Among parliamentarians backing the filing with the court of appeal, the name of Conservative MP David Davis, a fierce critic of the legislation recently appointed to the Cabinet of Prime Minister Theresa May, has since been removed from the filing.

Outside of parliament, a number of privacy and campaign groups have welcomed the ECJ ruling as a blow to the government’s ambitions to formalise security powers and broad access to UK citizen data without “independent sign-off”.

Civil rights group Liberty said the European court had concluded that parts of the IP Act and the temporary Data Retention and Investigatory Powers Act (DRIPA) it replaces were unlawful and would require urgent amendments by the government.

Liberty director Martha Spurrier argued the judgement would protect the privacy of British people from being spied on by authorities without good reason or a court-backed warrant.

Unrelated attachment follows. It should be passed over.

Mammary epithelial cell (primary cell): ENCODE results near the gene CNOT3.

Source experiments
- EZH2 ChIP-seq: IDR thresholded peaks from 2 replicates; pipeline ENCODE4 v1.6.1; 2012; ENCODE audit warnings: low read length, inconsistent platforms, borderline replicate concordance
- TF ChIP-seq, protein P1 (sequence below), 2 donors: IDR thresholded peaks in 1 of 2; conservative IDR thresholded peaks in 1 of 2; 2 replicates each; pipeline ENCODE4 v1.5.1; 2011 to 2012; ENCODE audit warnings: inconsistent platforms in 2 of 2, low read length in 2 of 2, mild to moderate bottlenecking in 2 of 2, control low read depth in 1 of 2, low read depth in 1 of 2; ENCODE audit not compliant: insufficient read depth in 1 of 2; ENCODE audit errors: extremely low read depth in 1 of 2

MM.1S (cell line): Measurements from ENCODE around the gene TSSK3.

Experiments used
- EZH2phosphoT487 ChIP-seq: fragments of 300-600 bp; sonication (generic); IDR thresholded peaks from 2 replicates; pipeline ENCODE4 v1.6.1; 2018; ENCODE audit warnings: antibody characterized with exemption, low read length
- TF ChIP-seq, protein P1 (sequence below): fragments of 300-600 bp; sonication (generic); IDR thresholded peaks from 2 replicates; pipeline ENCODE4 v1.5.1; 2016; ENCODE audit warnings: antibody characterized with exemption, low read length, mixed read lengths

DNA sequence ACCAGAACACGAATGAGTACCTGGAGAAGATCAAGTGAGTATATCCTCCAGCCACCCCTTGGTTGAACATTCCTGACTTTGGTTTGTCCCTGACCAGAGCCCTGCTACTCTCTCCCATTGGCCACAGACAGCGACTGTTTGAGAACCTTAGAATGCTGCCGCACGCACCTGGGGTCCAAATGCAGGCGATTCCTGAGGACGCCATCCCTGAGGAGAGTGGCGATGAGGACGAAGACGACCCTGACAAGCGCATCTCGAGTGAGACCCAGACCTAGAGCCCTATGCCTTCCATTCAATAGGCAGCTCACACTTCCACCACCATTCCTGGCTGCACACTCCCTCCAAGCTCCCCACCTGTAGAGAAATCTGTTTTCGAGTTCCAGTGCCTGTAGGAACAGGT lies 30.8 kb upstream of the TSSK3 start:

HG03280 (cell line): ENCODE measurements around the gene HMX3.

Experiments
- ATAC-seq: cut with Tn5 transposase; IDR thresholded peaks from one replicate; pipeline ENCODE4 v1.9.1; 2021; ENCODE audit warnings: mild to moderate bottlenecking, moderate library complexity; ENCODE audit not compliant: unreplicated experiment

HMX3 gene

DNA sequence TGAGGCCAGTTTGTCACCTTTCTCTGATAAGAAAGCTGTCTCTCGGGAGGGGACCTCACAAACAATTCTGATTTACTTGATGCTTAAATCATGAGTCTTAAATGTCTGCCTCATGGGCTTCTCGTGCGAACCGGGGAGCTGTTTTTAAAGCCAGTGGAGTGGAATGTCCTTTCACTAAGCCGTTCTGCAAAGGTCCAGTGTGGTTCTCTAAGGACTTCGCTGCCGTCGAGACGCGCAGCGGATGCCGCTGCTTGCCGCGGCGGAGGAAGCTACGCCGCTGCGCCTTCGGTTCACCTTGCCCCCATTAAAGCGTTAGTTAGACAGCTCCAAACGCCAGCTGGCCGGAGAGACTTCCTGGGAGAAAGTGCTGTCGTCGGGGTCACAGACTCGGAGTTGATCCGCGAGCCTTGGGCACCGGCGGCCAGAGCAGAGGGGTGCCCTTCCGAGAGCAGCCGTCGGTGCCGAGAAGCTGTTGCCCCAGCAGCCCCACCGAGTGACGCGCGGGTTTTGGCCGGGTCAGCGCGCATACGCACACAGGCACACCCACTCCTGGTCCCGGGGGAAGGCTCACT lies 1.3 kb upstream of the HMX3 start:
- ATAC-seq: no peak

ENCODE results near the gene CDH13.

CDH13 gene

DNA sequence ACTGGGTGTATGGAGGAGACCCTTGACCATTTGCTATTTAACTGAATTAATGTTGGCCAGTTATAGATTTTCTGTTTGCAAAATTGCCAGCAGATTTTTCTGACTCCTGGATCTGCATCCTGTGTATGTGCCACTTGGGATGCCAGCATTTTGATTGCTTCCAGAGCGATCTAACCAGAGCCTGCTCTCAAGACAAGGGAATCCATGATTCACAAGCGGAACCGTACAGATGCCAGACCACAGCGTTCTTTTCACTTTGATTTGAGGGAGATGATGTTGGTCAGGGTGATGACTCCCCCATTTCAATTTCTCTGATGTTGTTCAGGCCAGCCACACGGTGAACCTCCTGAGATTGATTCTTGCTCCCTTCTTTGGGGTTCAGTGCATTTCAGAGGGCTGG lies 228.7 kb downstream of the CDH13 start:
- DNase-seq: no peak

“This is the first serious post-referendum test for our Government’s commitment to protecting human rights and the rule of law. The UK may have voted to leave the EU – but we didn't vote to abandon our rights and freedoms,” Spurrier said.

As well as intelligence and security-focused organisations such as GCHQ, a number of public sector organisations including central government departments, police services and specific governors in the Northern Ireland Prison Service will be able to try and obtain data under the law.

The government has previously pledged to introduce a so-called "double-lock" on powers that are deemed to be the most intrusive, which will require a senior judge's approval. An Investigatory Powers Commissioner that will view how powers are used under the legislation will also be put in place.

Related articles:

Initial judicial reckoning for Investigatory Powers Act expected in New Year

Parliament passes IP Bill as critics pledge further legal battle

No sunset in Theresa May's shadowy surveillance world